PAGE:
Shipping & Fulfillment

How To Buy Shipping Supplies

Shipping supplies, such as corrugated cartons and bubble wrap, are the third highest overhead cost (after labor and facilities expense) in most order fulfillment operations. No matter if you outsource your order fulfillment or do it in-house, keeping shipping supplies affordable is a top priority for those who ship in volume.

Blanket Purchase Orders Are a First Step in Cutting Costs

Most shipping-supplies buyers start with local or online vendors and buy in small lots at published prices. As buying volume increases, the next step is to contact the vendor’s custom quote department to negotiate a blanket order subject to volume discounts. This will require buying in larger volume, but the cost savings can be substantial.

These are the stock packaging vendors that we work with at eFullfillment Service, the company I own:

In addition, purchased and free USPS shipping supplies are available from the USPS shipping supply store.

Simply Buying in Volume Isn’t Always Cost Effective

Screenshot of shipping-supplies-ROI spreadsheet.

Screenshot of shipping-supplies-ROI spreadsheet.

The unit cost of shipping supplies decreases as purchase quantity increases, but extra quantity requires additional investment in packaging stock on hand. The test is if the extra savings divided by the extra investment yields enough return compared to your other investment opportunities. You can use this downloadable spreadsheet to help calculate this.

In the above example, for an 11 x 11 x 11 carton purchased from Uline at published rates, the cost savings from buying 500 cartons instead of 250 is $45.00, but the added investment is $150.00.

The return on investment (ROI) is $45.00 divided by $150.00, or 30 percent, and, in my experience, any ROI over 15 percent is good enough.

But, in that same example, the savings to move from a 500-carton quantity to a 1,000 quantity is only $10.00. Yet the extra investment is $295.00, for a ROI of only 3 percent, which is much too low to be a good use of limited working capital.

Release Against a Blanket Order Can Improve ROI

There is a way around the low ROI problem, which is to place blanket orders with your suppliers subject to batch releases over time. The blanket order commits you to the volume required to achieve the lower unit price, but you then release in monthly or quarterly amounts until the blanket order volumes are filled. This gives you the cost savings you need, but lowers the added investment per release to a point that your ROI can then exceed your minimum.

Having Custom Cartons Made Locally Can Reduce Costs Even More

If you can place a blanket order for at least 1,000 cartons of the same size, you may be able to cut costs even more by having your cartons made to order by a carton manufacturer in your area. To find one or more vendors, consult your local yellow pages a heading like “Boxes-Corrugated & Fibre.”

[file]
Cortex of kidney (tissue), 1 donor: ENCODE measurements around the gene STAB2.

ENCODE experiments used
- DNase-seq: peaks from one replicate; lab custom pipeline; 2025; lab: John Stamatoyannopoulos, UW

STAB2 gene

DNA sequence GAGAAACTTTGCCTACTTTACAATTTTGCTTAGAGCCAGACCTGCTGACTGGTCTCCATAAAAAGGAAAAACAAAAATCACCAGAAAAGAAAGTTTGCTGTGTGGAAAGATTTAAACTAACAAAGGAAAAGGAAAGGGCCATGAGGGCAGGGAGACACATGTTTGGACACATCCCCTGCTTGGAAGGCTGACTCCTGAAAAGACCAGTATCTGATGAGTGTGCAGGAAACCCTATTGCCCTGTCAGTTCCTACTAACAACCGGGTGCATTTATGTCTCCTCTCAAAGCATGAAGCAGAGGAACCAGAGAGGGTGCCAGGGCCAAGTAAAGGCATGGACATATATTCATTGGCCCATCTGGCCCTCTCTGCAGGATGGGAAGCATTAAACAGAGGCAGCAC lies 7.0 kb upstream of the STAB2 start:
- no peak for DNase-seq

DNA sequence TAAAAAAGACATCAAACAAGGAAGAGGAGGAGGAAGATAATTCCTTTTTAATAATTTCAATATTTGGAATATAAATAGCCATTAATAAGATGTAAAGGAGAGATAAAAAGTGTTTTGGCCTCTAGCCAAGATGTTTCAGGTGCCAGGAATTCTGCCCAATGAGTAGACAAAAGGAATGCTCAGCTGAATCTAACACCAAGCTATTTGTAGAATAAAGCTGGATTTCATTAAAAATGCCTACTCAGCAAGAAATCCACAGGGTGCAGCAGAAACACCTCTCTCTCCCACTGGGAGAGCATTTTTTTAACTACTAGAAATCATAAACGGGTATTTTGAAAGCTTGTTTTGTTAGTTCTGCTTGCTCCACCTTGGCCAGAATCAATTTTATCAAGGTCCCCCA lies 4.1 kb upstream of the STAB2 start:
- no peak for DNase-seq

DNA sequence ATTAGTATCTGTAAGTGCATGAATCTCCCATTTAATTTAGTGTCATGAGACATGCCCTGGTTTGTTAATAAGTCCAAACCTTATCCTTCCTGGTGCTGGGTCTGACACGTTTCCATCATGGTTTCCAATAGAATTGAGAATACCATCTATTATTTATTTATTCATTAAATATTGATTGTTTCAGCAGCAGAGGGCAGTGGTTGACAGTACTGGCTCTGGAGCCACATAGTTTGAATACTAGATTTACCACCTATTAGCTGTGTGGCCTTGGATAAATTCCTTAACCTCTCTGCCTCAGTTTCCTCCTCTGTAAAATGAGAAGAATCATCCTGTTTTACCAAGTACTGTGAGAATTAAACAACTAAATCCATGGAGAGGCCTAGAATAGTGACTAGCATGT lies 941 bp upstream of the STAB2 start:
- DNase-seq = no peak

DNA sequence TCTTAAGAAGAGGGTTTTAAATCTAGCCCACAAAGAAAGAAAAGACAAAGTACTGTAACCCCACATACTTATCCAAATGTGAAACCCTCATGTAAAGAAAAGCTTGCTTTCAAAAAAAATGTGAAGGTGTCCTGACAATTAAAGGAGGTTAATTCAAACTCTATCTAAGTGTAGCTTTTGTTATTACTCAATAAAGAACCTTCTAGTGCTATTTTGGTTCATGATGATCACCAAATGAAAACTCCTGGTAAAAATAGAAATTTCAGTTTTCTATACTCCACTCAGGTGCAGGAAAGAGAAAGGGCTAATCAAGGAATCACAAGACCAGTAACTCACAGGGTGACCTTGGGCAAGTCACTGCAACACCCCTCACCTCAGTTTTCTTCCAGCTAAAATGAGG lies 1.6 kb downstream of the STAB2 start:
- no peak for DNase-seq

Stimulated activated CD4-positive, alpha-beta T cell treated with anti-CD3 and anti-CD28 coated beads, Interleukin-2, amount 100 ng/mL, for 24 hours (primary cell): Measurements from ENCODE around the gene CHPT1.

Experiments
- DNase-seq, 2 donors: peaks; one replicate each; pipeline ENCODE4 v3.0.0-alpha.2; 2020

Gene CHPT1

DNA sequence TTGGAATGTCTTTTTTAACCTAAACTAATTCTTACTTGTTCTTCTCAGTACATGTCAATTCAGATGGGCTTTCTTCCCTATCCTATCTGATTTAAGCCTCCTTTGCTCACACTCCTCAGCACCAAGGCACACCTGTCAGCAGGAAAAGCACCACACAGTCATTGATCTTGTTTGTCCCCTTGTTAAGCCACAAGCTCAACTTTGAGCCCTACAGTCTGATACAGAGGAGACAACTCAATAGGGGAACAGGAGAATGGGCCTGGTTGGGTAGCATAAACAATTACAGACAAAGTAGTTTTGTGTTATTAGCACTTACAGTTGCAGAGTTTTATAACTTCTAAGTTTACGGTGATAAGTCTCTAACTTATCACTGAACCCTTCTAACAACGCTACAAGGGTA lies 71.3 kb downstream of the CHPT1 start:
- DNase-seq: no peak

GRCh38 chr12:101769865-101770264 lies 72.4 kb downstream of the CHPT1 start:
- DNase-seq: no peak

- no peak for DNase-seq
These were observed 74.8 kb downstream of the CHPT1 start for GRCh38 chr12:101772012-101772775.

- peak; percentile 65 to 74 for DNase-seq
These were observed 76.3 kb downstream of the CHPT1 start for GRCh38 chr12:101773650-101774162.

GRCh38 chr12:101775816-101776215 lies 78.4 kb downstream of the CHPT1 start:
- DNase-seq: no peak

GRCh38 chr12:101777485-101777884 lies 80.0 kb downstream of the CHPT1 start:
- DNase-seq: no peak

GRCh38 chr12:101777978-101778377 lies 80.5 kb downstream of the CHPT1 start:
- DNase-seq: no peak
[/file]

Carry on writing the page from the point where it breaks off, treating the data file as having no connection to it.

The carton supplier will produce the cartons you need to your exact size requirement and can imprint your company logo and sales message as well. The carton manufacturer will deliver to your site and may be willing to warehouse your production run and release against a blanket quantity, which improves your ROI and conserves your floor space as well.

Dunnage Materials Can Cost More Than the Cartons

In our experience as a fulfillment house, the cost of packing materials, such as sealing tape, plastic envelopes, foam peanuts, bubble wrap, Kraft paper and inflatable packing pillows–known as “dunnage”—often adds up to more than the cost of the corrugated cartons.

A good way to manage this issue is to post the unit cost of each of the dunnage materials that you use at your packing stations so that everyone concerned can realize how much expense is involved.

For example, the published price of Uline’s standard 5/16” x 12” x 375’ bubble wrap is $36.00 in single rolls, or over $.10 per square foot delivered. That cost alone for a shipment that requires 4 running feet of bubble wrap is $.40 per package or $400.00 per 1,000 such packages.

When buying dunnage materials, you can use the same discount versus investment ROI calculation as used for cartons, although ease of use is sometimes just as important as unit costs. In our business, for example, we have found that high quality, 3-inch carton tape is faster to apply and thus has a net lower cost per package compared to “cheaper” tape because of the labor expense involved.

The Biggest Cost of Packaging Is Sometimes Hidden

When buying shipping supplies, there is a hidden cost, which is wasted shipping weight or DIM minimum weight resulting from use of cartons that are unnecessarily large because the right size carton is not provided.

The way around this issue is to stock your pick and pack work area with a full range of stock sizes, from small to large, so that wasted carton and dunnage weight can be avoided while still adequately protecting the contents.

Likewise, your shipping staff should be trained to avoid use of “free” priority mail or flat rate cartons when UPS or FedEx delivery is cheaper, taking into account the cost of the carton that you provide.

The best way to avoid hidden costs of packaging is to get all of the cost information in front of your pick and pack staff in the form of charts and posters so they can make the right decisions as they go along.


Shipping-supplies expense is a big part of order fulfillment costs. The best way to control that expense is to buy in volume, subject to ROI review. Sharing cost information with your staff, and staff training, can minimize wasted expense both in use of expensive packing materials and in the hidden cost of added shipping weights.

John Lindberg
John Lindberg
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